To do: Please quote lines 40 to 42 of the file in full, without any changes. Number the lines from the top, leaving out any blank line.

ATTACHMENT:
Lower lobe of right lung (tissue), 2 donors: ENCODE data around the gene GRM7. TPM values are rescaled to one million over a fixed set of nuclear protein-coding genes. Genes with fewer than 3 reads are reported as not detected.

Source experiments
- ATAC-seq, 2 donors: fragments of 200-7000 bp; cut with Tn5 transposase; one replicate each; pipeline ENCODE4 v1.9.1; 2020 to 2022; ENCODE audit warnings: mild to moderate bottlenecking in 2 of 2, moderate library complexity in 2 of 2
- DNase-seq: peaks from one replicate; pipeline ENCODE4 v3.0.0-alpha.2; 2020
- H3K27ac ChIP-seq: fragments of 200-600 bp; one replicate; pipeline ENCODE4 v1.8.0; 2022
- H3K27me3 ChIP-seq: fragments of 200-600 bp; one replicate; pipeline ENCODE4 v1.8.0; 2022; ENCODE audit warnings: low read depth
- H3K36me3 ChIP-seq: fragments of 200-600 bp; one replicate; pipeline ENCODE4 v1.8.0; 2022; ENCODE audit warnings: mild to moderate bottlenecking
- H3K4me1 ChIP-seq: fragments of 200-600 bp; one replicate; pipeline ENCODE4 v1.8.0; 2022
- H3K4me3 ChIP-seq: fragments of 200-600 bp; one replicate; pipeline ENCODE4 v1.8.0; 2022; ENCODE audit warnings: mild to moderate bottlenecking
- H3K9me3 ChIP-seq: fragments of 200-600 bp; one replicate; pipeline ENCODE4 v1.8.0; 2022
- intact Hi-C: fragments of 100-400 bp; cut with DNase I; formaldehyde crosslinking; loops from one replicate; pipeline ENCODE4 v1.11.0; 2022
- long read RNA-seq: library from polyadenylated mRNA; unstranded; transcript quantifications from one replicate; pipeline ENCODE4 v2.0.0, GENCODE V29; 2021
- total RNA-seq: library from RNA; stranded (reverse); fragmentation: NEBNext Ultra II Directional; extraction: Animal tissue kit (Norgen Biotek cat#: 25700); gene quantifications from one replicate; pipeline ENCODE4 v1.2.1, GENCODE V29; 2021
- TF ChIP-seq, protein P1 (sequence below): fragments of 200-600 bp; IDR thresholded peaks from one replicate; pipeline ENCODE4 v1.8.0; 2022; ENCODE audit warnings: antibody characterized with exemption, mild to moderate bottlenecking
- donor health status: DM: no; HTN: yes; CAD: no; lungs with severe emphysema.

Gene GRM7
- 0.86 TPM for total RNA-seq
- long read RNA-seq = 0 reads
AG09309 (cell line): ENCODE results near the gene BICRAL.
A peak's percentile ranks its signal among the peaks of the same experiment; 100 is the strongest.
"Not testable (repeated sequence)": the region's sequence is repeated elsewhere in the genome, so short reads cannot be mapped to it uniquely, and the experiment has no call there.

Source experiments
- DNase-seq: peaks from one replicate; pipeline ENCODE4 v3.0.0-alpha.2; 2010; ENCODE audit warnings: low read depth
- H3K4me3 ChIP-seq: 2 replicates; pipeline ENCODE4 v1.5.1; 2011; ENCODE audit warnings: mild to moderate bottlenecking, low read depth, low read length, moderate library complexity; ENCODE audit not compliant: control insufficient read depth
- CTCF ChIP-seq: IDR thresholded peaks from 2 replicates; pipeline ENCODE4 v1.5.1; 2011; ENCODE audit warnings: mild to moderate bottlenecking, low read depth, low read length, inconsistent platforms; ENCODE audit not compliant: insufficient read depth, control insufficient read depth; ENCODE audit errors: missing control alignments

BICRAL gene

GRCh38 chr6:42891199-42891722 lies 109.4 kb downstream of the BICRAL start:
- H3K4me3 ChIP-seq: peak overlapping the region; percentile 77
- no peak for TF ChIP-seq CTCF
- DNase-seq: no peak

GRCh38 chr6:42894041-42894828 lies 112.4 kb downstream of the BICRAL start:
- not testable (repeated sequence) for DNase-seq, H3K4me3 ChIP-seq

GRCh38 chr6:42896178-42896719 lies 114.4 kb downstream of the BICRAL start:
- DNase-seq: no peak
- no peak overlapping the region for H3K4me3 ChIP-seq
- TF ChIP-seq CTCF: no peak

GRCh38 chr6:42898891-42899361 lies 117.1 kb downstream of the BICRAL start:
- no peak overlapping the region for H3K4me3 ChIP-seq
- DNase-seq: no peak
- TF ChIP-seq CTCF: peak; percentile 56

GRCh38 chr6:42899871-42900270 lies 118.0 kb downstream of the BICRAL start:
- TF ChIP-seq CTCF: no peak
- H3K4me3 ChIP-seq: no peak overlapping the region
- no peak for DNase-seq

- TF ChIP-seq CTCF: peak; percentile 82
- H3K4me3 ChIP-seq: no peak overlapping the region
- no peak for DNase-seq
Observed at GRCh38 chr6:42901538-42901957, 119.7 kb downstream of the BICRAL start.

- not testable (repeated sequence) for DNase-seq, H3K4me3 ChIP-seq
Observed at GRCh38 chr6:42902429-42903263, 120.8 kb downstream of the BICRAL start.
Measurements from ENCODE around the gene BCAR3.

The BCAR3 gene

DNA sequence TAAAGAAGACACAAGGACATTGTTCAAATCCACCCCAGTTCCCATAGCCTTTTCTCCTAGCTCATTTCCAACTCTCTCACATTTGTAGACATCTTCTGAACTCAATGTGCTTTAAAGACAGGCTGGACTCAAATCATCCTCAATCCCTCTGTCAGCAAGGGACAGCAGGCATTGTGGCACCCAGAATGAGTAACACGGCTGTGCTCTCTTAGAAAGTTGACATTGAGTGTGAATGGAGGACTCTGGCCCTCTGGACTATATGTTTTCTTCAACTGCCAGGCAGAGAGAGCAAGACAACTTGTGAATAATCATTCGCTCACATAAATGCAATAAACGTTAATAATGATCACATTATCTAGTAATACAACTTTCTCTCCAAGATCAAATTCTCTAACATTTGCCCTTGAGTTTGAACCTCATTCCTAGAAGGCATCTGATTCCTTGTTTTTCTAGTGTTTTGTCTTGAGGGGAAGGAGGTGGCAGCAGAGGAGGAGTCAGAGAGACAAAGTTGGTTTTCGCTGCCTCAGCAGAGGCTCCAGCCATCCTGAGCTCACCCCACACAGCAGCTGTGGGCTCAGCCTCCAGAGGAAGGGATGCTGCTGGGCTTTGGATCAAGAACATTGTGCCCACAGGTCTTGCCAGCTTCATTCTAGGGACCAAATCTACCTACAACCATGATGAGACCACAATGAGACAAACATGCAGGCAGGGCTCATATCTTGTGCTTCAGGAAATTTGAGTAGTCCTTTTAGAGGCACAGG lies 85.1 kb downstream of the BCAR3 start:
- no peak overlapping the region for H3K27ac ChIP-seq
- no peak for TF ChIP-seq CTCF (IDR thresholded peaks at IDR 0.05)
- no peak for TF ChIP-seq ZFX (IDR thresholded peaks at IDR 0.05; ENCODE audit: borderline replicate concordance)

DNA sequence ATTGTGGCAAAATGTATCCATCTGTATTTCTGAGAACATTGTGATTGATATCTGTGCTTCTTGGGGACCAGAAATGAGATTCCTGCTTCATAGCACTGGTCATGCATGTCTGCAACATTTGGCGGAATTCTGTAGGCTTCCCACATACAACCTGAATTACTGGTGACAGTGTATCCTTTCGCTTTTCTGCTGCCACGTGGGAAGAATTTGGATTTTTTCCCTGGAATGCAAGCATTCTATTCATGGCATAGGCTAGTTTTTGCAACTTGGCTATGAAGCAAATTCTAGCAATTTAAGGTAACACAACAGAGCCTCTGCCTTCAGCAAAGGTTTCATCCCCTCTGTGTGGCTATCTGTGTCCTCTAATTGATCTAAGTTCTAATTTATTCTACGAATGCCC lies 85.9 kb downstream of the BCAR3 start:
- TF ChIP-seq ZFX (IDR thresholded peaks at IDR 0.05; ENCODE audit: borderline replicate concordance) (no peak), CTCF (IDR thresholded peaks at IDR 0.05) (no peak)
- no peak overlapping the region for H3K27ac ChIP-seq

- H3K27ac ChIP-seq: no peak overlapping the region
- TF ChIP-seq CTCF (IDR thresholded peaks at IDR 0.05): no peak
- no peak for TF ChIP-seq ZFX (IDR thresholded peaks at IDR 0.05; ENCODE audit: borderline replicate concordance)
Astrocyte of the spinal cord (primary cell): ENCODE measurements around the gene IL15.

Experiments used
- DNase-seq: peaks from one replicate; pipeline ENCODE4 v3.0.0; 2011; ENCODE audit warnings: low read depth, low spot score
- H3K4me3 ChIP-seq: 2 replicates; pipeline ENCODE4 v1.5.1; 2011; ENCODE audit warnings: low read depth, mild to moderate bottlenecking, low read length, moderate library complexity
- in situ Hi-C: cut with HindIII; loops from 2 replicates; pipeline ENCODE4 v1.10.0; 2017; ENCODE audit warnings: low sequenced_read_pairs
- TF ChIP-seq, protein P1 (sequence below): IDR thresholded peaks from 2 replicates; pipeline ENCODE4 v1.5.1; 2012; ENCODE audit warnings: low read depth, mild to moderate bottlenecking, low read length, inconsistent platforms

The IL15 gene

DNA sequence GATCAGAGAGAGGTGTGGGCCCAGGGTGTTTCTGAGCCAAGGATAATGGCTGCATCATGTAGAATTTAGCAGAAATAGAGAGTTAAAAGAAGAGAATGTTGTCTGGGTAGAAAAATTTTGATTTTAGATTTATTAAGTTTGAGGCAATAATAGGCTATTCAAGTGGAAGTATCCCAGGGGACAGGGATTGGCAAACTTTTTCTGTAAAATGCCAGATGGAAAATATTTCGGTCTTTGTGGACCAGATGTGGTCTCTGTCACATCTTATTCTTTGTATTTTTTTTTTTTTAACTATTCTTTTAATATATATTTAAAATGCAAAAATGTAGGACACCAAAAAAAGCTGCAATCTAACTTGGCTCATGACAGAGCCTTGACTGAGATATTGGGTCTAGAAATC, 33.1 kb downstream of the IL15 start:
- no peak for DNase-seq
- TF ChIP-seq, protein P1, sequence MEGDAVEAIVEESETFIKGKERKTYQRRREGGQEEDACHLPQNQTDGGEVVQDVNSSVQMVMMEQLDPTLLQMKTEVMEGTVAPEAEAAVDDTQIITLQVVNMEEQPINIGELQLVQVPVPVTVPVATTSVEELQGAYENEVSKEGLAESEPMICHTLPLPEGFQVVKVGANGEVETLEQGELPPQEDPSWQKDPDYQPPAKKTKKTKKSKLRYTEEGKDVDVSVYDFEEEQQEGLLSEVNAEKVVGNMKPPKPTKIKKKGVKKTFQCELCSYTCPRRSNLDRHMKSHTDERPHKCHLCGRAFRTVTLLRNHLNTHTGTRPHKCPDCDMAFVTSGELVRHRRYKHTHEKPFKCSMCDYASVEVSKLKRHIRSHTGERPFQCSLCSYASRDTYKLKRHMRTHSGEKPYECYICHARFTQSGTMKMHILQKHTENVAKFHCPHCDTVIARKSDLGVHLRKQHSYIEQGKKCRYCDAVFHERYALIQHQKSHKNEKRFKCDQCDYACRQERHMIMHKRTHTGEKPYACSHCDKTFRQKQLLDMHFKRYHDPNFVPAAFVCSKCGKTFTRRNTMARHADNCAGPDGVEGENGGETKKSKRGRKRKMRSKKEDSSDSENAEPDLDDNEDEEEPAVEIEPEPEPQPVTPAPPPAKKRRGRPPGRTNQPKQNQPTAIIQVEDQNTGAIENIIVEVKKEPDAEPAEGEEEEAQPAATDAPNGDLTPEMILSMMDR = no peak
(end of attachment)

- TF ChIP-seq CTCF: peak; percentile 56

GRCh38 chr6:42899871-42900270 lies 118.0 kb downstream of the BICRAL start:
- TF ChIP-seq CTCF: no peak